Jan 2, 2018

Preparing Marketing Resources for the Year Ahead

This is part 2 of 2 parts on taking stock of your marketing, and planning your resources for the year ahead. Read the first part here.

With notes about your existing marketing categories based on the last article, now it’s time to look at how to get where you want to go. How does your assessment of the categories we discussed cover these questions?

Fundamentals: Are these where they need to be? Are there any holes? Do the business name and brand still accurately reflect where the business is headed today?

Messaging: Do your mission, vision and values reflect the right company? Does everyone in the company feel comfortable “talking the talk” in the elevator? Do you have a quick tagline that’s a unique takeaway for your customers?

Infrastructure: Is the infrastructure you need up-to-date and ready to go? The website is clean, current and contemporary? The sales materials are sharp and complete? The print materials, trade show display, business cards are all current and in stock? Your email marketing platforms, search engine optimization and social accounts are updated and consistent?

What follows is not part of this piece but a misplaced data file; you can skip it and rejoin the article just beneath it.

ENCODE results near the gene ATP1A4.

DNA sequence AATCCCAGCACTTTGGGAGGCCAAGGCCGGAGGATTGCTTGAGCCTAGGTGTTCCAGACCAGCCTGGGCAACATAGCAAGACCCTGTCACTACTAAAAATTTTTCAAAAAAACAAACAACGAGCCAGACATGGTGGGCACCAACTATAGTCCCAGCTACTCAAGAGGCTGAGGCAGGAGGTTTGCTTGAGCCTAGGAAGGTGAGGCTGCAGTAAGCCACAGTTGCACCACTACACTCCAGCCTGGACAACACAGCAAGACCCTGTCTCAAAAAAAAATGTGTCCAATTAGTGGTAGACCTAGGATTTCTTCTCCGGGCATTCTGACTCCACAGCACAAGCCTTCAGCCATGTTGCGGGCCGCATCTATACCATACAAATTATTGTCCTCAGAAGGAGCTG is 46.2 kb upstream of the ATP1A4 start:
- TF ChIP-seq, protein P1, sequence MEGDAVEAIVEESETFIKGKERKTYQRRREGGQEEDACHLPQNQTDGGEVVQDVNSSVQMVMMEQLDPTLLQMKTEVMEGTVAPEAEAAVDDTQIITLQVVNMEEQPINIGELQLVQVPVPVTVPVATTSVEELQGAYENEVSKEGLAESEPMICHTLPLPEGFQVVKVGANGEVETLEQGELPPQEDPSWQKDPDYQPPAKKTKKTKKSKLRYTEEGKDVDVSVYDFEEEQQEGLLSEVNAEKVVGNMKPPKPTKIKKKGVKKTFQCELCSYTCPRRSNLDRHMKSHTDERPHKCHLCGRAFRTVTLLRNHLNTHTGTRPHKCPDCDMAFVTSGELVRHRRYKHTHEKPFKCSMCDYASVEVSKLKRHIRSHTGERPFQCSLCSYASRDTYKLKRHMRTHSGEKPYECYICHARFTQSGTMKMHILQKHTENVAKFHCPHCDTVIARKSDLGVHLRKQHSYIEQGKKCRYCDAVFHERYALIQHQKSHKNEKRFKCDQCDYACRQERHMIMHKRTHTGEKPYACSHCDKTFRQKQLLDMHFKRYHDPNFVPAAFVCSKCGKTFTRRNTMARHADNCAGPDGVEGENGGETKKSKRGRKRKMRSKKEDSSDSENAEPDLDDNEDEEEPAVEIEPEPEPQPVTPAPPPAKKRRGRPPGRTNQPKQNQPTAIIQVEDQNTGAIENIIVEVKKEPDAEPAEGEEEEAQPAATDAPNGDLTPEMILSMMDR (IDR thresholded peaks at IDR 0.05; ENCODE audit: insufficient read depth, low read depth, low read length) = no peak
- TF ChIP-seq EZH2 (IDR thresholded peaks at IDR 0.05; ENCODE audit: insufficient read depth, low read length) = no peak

If not, make sure you’ve got notes about what you want to change. Anything that you plan to fix, create or improve in the categories above is going to be a project. They are efforts you will be able to start, do and finish. But you’ll need to do them alongside the programs you’re also planning below. You can do it.


To start planning your programs, it will help to start jotting them down across the year. A simple 12-month calendar on a spreadsheet can work great. List the category items down the far left column, and the 12 months in the column headers across the top.

Here are some of the common program categories. How you split yours may be different — you may choose to create sub-categories or different ones entirely. But anything that should run all year is going to be part of a program.

  • Advertising: Think about where you need to appear and which audiences to reach.
  • Blogs: If you are blogging, how often do you plan to publish
  • Case Studies: Can you produce and feature customers in case studies? Monthly?
  • Content Marketing: Is there any instructional or informational content your customers seek that you can create?